They had started Hope City with Central County, a base for various government and cultural institutions. From there, they had laid out neighborhoods for 25 miles around, razing everything that originally had existed in its radius–the old buildings and towns and roads–to set up a planned community for a hundred million people. The buildings rose 70, 80, 90 stories into the sky, living units interspersed with meticulously planned park spaces and commercial and industrial units. Integrated communities tied together by trams and trains, an engineering marvel meant to reduce humanity’s footprint on the Earth by concentrating resource use more efficiently. The government created four such cities across the nation, and enticed people’s retreat through the promise of guaranteed income, the offer of tax breaks, and the cessation of government subsidies to those who remained outside.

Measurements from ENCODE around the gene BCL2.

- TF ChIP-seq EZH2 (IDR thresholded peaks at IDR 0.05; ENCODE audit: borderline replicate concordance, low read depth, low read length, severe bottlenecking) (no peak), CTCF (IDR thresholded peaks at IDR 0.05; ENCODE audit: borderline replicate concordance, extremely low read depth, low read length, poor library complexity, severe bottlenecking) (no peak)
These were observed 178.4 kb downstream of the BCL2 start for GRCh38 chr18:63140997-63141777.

Todd Honeycutt, Hope City Chronicles